MOUNT VERNON — It wasn’t March Madness but a small group of west side residents worked Tuesday in bracket fashion to narrow down a list of 25 possible grant projects to help the city prepare for a $300,000 Community Development Block Grant application due this summer.
The group went through a list developed over the course of two Brown Bag Chats at the Public Library of Mount Vernon and Knox County to determine which projects residents would like to see in their neighborhoods.
Overwhelmingly, the small group agreed that paving and drainage upgrades on West High Street should be the top priority. Following heavy rains, deep water wells accumulate where some side streets intersect with High Street because the state highway sits much lower.
“This would really benefit everyone,” said one resident.
Alley maintenance was another hot topic for residents. Mount Vernon Mayor Richard Mavis explained the city is waiting for the ground to dry out before it can bring out its maintainer to level out the potholes.
“The water holes look like small lakes,” Mavis said. “It wouldn’t do any good to move the mud around.”
Residents would like to see some kind of top coating placed on the alleys like gravel or even recycled milling from paving projects to create a nice driving surface that keeps mud build-up down.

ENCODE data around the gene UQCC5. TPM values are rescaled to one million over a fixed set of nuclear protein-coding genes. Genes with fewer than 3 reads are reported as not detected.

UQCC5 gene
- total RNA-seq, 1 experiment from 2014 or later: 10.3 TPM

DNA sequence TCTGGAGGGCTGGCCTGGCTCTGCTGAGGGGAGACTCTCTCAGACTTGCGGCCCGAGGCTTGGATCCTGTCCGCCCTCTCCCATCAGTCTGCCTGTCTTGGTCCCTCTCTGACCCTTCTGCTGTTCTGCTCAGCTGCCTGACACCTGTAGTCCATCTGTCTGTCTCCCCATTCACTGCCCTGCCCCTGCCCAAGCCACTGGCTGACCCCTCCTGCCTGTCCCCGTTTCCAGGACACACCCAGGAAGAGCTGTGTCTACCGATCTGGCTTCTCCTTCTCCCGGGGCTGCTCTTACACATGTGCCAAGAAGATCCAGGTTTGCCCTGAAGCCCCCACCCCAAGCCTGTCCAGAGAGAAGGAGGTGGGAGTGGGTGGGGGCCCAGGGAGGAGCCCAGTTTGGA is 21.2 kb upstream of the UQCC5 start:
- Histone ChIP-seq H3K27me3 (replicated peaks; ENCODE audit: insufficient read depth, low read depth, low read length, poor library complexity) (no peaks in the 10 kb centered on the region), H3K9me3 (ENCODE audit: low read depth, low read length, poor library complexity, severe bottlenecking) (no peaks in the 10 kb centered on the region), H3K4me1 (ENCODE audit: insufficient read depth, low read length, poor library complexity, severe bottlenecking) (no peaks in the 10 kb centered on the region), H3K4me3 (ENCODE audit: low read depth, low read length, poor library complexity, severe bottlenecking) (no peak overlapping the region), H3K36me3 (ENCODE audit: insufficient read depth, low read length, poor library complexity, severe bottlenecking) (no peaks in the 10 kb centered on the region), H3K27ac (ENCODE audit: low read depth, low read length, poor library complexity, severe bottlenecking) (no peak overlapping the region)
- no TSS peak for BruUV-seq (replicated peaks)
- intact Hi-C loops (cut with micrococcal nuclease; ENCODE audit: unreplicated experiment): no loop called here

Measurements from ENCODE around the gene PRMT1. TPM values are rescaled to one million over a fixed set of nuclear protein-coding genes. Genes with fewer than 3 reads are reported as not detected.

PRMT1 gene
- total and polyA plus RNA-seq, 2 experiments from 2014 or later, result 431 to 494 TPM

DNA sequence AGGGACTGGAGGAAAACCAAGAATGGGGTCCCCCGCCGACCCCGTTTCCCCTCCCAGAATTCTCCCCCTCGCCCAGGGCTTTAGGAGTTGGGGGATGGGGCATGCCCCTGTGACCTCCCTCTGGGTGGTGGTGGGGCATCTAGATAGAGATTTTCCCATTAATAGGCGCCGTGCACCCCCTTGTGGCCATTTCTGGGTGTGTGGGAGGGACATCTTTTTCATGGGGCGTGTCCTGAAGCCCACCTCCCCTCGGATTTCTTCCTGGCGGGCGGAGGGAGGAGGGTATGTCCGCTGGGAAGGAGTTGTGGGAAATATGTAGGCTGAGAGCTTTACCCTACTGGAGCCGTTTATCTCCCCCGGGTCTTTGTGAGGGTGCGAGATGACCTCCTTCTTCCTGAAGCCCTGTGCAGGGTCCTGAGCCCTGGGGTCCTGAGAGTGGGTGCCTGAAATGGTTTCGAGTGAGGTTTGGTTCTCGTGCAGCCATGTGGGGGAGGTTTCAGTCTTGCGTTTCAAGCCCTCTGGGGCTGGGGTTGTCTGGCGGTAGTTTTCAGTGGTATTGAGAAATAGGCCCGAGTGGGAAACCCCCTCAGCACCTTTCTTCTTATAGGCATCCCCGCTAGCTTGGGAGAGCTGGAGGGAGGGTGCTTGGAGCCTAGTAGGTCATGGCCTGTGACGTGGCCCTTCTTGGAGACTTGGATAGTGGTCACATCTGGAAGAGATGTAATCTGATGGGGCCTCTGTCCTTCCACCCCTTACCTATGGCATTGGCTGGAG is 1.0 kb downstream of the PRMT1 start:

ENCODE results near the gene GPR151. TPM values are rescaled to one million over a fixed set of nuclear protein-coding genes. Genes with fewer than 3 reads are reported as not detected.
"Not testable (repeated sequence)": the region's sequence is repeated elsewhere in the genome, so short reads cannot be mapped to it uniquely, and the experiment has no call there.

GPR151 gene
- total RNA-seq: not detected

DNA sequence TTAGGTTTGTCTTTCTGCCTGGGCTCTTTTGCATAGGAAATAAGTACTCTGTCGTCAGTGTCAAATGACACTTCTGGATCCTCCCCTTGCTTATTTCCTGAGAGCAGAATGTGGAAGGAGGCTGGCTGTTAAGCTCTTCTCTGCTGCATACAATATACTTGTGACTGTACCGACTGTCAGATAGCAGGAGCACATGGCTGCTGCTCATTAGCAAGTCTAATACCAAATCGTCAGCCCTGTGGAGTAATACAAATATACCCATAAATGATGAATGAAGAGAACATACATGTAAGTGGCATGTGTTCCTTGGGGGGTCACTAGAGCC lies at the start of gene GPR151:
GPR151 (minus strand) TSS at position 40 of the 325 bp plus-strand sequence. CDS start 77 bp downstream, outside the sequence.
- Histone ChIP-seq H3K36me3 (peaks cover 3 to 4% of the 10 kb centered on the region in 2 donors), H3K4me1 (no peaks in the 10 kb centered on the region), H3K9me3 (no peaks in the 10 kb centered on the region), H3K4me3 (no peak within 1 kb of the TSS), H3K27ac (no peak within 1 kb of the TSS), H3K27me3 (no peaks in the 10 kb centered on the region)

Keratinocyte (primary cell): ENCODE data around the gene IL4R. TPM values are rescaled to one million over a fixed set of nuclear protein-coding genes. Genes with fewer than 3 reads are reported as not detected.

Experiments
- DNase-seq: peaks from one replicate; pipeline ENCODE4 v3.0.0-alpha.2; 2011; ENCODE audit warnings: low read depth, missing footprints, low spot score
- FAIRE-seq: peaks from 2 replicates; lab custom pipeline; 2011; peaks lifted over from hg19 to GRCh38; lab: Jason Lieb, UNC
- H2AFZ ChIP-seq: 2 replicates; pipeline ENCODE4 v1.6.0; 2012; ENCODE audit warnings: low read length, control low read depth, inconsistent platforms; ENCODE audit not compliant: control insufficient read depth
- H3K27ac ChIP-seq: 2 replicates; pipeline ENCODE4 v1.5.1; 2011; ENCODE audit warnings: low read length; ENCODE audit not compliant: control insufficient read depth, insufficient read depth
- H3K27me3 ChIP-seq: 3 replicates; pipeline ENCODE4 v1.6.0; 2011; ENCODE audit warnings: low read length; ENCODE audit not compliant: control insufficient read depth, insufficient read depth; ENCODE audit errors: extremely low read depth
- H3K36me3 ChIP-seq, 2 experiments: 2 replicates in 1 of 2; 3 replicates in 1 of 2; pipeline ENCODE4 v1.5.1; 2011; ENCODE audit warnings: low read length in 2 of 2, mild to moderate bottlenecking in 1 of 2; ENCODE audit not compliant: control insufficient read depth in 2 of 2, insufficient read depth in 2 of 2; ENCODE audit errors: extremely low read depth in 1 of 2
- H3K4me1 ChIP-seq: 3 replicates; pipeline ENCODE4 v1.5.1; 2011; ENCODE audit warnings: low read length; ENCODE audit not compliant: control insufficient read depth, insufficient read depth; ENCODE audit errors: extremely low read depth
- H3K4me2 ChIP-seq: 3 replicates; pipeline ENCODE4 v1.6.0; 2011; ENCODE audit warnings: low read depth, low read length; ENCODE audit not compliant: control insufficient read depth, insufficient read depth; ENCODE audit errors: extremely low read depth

Adding water shut-off valves is also on the priority list. The older sections of the city have fewer shut-off valves which mean more residents would lose water service in the event water would need to be turned off in order to do repairs, Mavis said.
A new shelter house at Riverside Park make it to the final round of projects. The proposed idea for the park came about after city officials realized the pavilion at Riverside Park was the most requested shelter in the city. Adding an additional shelter, as well as more handicap accessible parking at the site of the old horseshoe pits would provide another venue for family functions.
Adding a community garden to Arch Park as well as new signage was also on the priority list. Residents said upgrades to the park will make it more attractive and they hope city residents will realize what a gem the small park could be.
Continued efforts to clean up the west side of dilapidated and neglected structures rounded out the top six possible candidates. Although this is a continued function of the Dilapidated Buildings Commission in the city, residents felt it is important to continue to clean up the neighborhood to bring more pride in ownership to the area.
The meeting was facilitated by Whitaker Wright, a representative of CDC of Ohio which is assisting the city with gathering information from residents. Wright helped residents prioritize options in four categories: parks and recreation, sidewalks, streets and area wide. Because there was very little interest in sidewalk upgrades, that category was eliminated from contention.
“Here is a group of residents who went back and forth sorting the options by pairs,” Wright said. “Now we have six projects the city can look at.
The city will now work to create cost estimates for the proposed projects.